Multifamily managers are saving a little money on paint these days, thanks to low turnover. Apartment renters are becoming more likely to renew their leases, and less likely to move out—partly because people in the U.S. are less mobile than in previous years.
Declining mobility worries economists because matching certain jobs with qualified workers is more difficult if those workers live in the wrong places. Mobility has been falling in the U.S. for years, due to both the aging population and the aftermath of the Great Recession.
But less mobile renters offer clear benefits to the multifamily industry. “Mobility has been slow for a while, but it definitely hasn’t been a negative for the apartment industry as a whole,” says Jay Parsons, director of analytics and forecasts for MPF Research, a Carrollton, Texas-based multifamily data firm.
Renters are staying put
Geographical mobility simply measures the percentage of people who live in a different home than they lived in the year before. Between 2013 and 2014, 24.5 percent of renters moved from one home to another, according to data from the U.S. Census. Before the housing crash, that percentage was typically more than 30 percent. Compared to its 12-year average, the rate of mobility of apartment renters was down 312 basis points—and the rate of mobility has dropped for renters of all ages.
“This is a wide-ranging decrease in mobility, not just the effect of having older apartment residents,” according to analysis from the National Multifamily Housing Council (NMHC) in Washington, D.C. The growing cost of changing careers and the increased number of workers who telecommute may also be making renters less likely to move, according to NMHC.
Falling rates of mobility haven’t done any clear damage to the apartment business. “Apartments are in the midst of their hottest stretch in more than a decade,” says MPF’s Parsons. “Over the last four year, new lease rents have consistently climbed around 3 percent or more annually and vacancy rates have remained low at around 5 percent.” Apparently, the mobility rate was high enough in 2014 fill the new apartments that opened with new renters who moved in, even though the mobility rate was low compared to prior years.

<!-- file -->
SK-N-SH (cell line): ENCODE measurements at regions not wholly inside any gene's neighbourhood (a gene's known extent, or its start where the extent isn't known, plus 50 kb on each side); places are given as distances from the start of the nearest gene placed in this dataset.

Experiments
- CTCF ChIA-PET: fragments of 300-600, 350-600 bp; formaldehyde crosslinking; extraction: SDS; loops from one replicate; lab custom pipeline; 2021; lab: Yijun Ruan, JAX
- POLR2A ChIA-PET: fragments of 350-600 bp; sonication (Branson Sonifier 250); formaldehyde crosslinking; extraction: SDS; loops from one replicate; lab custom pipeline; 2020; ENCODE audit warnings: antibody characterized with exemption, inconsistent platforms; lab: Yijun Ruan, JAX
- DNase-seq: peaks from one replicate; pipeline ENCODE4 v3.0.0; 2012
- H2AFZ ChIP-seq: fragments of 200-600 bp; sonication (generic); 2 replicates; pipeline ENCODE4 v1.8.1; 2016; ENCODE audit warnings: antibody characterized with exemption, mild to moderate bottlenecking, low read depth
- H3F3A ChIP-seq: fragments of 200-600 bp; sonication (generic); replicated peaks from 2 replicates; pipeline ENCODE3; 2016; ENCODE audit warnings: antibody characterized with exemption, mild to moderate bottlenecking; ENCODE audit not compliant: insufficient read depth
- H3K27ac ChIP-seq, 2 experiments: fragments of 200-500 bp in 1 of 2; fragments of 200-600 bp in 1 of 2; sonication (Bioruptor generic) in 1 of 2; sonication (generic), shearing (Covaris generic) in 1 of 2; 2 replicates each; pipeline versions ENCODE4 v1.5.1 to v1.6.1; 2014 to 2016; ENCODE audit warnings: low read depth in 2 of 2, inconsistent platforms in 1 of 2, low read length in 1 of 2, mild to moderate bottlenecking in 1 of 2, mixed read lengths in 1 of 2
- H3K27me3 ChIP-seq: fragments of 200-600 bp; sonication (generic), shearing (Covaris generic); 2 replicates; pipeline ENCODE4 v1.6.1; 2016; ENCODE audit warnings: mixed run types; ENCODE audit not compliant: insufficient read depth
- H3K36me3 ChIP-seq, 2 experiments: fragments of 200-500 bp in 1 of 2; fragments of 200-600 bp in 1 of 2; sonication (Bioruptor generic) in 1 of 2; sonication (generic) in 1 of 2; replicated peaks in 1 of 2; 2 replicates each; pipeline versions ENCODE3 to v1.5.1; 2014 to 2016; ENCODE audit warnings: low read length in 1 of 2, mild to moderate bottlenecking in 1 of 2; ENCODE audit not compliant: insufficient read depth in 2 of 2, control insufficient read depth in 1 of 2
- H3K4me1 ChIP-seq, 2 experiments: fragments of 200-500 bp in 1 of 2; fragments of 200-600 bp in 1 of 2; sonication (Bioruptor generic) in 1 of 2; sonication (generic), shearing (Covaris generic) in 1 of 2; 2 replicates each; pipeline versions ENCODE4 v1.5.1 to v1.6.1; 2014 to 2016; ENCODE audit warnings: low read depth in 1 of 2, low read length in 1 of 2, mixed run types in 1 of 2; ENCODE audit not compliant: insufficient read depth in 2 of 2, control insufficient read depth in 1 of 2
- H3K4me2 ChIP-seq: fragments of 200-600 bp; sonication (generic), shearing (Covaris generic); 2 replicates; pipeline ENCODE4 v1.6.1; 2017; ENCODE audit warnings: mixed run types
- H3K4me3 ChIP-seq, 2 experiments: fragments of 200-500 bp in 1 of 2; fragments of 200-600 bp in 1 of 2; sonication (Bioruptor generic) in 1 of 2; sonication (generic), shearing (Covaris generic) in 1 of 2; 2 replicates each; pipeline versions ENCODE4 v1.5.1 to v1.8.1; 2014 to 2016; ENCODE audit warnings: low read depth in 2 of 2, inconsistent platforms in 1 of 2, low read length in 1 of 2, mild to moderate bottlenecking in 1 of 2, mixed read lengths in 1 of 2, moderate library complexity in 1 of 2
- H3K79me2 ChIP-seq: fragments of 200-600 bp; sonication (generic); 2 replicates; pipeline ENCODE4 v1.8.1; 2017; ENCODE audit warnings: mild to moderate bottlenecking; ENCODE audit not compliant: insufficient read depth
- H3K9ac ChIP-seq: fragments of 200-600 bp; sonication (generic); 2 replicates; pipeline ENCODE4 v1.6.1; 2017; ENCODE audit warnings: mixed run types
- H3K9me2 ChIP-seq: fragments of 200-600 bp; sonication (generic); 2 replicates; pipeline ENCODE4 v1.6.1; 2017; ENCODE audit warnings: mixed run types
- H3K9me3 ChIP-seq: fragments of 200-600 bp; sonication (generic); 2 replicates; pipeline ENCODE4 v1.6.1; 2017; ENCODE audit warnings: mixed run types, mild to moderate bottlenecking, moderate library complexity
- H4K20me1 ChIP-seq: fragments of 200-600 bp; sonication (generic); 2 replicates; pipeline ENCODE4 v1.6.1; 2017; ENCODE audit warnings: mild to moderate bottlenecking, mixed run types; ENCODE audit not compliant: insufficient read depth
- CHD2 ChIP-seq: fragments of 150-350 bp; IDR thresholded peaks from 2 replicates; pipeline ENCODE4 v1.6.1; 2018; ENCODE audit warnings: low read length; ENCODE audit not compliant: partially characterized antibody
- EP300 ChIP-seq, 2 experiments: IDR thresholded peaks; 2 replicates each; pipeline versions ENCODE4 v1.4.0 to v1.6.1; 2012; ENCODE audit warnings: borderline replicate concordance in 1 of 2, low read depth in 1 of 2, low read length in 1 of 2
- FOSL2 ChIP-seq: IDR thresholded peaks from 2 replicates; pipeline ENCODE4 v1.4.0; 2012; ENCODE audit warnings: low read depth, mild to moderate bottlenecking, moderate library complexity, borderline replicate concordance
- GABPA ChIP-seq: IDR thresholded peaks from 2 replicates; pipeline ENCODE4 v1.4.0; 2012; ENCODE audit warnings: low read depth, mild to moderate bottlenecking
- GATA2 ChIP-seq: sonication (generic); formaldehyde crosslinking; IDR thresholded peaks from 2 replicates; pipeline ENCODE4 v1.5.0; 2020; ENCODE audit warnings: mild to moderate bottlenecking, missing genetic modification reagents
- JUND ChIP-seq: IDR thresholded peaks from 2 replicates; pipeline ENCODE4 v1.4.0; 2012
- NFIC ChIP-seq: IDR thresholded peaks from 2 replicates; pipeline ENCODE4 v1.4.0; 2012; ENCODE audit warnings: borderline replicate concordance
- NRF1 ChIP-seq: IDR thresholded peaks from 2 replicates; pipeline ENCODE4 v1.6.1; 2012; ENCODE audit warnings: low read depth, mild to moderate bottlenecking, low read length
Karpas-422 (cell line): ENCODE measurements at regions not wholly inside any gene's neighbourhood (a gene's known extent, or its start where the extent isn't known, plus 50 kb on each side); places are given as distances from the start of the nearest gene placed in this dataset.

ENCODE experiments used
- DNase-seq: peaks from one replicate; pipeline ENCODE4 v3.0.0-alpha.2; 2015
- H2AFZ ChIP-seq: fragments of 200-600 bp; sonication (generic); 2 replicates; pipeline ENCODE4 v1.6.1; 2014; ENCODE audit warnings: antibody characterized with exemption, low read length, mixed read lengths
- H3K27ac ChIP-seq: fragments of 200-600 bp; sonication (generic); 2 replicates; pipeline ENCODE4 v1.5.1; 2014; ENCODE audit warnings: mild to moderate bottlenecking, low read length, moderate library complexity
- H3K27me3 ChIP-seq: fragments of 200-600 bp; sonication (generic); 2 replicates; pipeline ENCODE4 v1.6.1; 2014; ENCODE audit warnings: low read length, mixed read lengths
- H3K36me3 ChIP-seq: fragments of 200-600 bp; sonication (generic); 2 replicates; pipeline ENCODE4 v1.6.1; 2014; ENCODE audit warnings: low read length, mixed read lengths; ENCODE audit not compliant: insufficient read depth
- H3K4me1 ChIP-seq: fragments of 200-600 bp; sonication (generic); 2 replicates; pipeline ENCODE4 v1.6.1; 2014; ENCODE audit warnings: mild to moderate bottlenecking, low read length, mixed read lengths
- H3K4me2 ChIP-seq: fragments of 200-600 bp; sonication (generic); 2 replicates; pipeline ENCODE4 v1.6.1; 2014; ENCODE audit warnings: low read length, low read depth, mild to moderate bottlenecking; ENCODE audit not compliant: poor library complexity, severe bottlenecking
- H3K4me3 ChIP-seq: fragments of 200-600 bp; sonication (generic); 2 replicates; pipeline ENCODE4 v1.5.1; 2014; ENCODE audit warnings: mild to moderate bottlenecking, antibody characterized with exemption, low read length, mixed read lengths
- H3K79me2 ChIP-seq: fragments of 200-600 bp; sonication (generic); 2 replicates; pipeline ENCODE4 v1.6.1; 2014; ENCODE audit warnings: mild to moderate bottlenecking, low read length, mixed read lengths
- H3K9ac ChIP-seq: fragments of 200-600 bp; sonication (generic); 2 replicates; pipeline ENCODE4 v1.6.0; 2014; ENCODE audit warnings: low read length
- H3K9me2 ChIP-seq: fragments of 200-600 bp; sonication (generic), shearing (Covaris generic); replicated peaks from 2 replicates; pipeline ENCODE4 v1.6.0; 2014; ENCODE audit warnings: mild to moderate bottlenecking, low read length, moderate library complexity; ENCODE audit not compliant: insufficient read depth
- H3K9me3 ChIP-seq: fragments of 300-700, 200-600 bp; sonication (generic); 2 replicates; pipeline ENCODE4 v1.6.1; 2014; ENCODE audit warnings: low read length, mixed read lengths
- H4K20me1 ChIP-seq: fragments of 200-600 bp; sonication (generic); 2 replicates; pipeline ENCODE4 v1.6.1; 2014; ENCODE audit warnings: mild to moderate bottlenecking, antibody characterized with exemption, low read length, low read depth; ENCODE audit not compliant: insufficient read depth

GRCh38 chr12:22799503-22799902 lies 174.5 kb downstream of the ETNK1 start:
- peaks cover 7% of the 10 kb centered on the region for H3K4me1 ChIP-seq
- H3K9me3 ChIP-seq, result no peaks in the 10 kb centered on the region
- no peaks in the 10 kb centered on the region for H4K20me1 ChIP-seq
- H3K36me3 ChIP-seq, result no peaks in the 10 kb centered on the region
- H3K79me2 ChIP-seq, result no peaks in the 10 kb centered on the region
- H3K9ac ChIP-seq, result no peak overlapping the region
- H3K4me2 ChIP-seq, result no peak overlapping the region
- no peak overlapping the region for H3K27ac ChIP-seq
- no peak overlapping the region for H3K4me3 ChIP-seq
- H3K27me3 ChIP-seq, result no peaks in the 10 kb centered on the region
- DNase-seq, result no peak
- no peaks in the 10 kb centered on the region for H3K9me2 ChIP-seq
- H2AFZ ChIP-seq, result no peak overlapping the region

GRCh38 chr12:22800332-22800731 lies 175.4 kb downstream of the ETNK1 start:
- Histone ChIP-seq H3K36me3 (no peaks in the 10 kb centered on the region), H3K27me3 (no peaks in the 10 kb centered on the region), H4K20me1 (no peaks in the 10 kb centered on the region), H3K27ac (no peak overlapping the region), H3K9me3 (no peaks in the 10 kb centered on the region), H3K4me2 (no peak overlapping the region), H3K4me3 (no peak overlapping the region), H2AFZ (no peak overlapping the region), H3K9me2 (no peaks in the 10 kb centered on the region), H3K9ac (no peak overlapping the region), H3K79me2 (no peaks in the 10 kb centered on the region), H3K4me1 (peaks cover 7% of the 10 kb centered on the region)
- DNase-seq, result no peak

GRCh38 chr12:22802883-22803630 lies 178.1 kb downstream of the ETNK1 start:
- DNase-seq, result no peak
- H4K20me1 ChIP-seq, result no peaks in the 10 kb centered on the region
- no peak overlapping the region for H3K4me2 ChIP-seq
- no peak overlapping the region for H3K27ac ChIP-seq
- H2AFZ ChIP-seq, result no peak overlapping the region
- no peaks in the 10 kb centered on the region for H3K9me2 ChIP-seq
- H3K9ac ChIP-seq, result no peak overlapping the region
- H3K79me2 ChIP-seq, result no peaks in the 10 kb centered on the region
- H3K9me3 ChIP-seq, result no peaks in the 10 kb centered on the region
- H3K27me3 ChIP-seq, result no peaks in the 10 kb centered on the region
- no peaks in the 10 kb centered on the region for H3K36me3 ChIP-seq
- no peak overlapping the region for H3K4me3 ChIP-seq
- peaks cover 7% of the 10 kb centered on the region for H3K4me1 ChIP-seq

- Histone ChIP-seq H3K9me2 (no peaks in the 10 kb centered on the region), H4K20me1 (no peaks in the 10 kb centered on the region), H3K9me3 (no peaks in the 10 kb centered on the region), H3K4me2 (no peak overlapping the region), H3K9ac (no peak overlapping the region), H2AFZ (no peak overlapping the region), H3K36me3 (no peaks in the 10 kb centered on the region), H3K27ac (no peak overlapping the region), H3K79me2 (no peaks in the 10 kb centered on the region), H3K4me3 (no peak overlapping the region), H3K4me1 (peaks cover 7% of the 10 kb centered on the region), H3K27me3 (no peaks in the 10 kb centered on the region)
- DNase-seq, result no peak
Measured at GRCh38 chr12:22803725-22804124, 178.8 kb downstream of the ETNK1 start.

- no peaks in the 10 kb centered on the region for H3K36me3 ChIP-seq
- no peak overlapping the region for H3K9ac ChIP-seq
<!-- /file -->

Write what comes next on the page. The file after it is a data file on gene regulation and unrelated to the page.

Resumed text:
Falling rates of mobility can save money for property managers—relatively less mobile tenants are less likely to move out when their leases expire. Every time an apartment turns over, property managers spend thousands of dollars re-renting the apartment. The percentage of tenants with expiring lease who renewed rose to 54.5 percent on average in February 2015, according to actual lease transactions recorded by RealPage, a subsidiary of MPF, through its property management software platform. That’s up 80 basis points compared to the year before, continuing 22 straight months without negative year-over-year change. “The renewal rate surged in early 2010 and then continued to tick-up steadily,” says MPF’s Parsons.
Data does not link more mobile residents with higher rent growth, though some property managers may feel more comfortable rising rents when tenants are more mobile. “Some apartment operators are more willing to push rents higher on a new lease with a new renter than they are for a renewing lease with an existing renter,” says MPF’s Parsons.
Low vacancy rates push mobility down
For renters to decide to move, they have to have someplace to move to. Currently, very low vacancy rates are reducing some of that temptation. “If you want to move, very few units are available at existing properties,” says Jay Denton, marketing analyst for Axiometrics Inc. in Dallas. “Renters might have a hard time finding a better option than the one they currently have.”
New apartment communities opening may create new opportunities to renters to move, says Denton. However, most new construction is planned to earn top rents in its geographical area. “There will still not be many new options for renters in class-B or class-C properties,” says Denton.
Renters are also likely to become more mobile as the economy—and the job market— improves. “Renewal conversion should level off and eventually decline moderately. Improving economies tend to eventually trigger increased mobility—more moving up, more moving closer to new jobs, more marriages, more babies,” says MPF’s Parsons. “Any changes in lifestyle or life stage could lead to new housing choices … and thus, increased turnover.”